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Cindy Ott is an associate professor of history and material culture. Her fields of expertise include American food and culture, environmental humanities, history and memory, material and visual culture, and race and ethnicity studies. Her first book, Pumpkin: The Curious History of an American Icon, published with William Cronon's Weyerhaeuser Environmental Books at the University of Washington Press in 2012, uses this beloved vegetable in all its various guises, from the pie and the jack-o'-lantern to the affectionate term of endearment and the 1000-pound giants, to analyze Americans' long-held and deeply felt veneration of nature and the small family farm and the impacts of those beliefs and traditions on rural communities.
Her current book project, Biscuits and Buffaloes: The Reinvention of American Indian Traditions in the 20th and 21st Centuries Buffalo covers the history of ranching, wheat farming, gardens, rodeo, a 30-year joint project called All-American Indian Days, and the life work of a cook who modernized traditional Crow Indian fare in the fashion of her contemporary Julia Child. Through these stories of the northern Plains Indian communities, Biscuits and Buffalo aims to understand how American Indians have tried to reconcile their experiences in a modern globalized world with persistently romantic expectations of what it means to be Indian.
Through her five-year service as the graphics and Gallery co-editor of the journal Environmental History, she is co-writing a guidebook for interpreting images of people and the environment for the University of Washington Press.
Cindy began her work as a historian in the public section and publically-engaged projects are at the heart of her experience and current work. She is currently developing the Crow Indian Virtual Archive and Museum, is a virtual repository of Crow Indian cultural items and images housed in public and private collections around the world. She has developed cultural history projects and art exhibitions at the Smithsonian Institution and the Museum of the Rockies, community development projects at the University of Pennsylvania and Saint Louis University, and historic preservation projects at the National Park Service. She also served as communications director of Rachel's Network, an environmental nonprofit devoted to the promotion of women environmental leaders. She was the president of the Society of Fellows for the Rachel Carson Center for Environment and Society, based in Munich, Germany, from 2015-2019, and recently on the executive committee of the American Society for Environmental History. Her research has been supported by fellowships from the Fulbright Commission, the Smithsonian, the National Endowment for the Humanities, Stanford University, Harvard University, among others.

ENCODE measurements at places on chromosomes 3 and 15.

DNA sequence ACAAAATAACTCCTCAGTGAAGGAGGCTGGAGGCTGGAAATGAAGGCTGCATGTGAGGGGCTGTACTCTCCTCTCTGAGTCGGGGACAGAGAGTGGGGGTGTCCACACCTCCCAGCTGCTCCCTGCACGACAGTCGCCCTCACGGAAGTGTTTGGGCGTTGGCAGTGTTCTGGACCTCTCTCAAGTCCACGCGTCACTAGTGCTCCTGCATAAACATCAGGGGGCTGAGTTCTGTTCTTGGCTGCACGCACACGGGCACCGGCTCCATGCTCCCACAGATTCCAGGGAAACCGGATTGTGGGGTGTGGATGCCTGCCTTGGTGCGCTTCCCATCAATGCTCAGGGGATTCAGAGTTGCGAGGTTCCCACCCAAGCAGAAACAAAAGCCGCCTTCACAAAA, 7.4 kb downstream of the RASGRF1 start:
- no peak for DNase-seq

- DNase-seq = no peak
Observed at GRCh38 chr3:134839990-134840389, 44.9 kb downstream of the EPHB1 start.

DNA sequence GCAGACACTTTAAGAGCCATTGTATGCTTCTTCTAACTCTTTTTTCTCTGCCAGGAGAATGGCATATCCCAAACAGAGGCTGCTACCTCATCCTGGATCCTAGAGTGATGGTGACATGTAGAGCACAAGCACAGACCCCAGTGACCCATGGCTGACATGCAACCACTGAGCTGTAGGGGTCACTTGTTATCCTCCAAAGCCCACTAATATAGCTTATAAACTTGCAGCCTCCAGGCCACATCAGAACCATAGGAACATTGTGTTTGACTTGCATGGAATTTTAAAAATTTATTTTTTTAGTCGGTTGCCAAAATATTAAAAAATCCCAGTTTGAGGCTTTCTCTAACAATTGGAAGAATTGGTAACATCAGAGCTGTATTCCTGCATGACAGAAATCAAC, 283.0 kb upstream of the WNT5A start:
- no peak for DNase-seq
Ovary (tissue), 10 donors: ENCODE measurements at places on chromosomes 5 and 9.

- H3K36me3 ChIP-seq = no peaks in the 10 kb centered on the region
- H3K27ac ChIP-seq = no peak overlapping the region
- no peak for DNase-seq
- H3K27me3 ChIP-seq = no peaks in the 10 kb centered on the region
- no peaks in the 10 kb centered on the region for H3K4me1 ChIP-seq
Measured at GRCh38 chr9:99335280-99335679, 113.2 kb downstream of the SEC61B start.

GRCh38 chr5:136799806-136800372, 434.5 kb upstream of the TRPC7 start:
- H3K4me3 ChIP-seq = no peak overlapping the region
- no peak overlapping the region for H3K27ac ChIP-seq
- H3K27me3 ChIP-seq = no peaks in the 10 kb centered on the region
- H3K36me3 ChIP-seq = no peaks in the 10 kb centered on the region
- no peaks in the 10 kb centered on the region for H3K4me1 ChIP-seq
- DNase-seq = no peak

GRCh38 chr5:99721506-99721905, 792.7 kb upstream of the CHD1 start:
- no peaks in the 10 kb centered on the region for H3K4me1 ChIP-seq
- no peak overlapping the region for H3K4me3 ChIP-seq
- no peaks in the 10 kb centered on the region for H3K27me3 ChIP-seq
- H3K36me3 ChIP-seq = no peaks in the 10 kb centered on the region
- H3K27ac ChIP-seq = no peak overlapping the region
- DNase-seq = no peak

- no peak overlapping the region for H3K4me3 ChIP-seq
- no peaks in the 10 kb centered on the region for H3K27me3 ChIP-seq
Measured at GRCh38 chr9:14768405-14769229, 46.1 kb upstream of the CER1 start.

American Food & Culture studies culture through food production and consumption, investigating mainly American foodways through such diverse topics as labor, science and technology, the environment, the body, race and ethnicity, ethics, and gender, and the ties among them. We will discuss global issues of hunger and obesity, food safety and waste, and private versus public control and responsibility for food choices. The course is designed to press students to consider how humanities, as opposed to science and technology alone, can help us deal with the global challenges of food sovereignty and access, and environmental and human health.
Nature & History (HIST223) is about the history of the representation and display of nature from Cabinets of curiosities to modern-day zoos and nature programs. We study the role of aesthetics in science, the gender dynamics of botanical illustrations, the racial politics of Smokey the Bear, and the social dimensions of museum and zoo designs. We conclude with a critique of the strategies for representing Climate Change in an age of doubters. In all cases, you will pay particular attention to the way natural resources and concepts of nature have affected people differently, and inequitably, depending on their race, class, gender, sexuality, and ethnicity.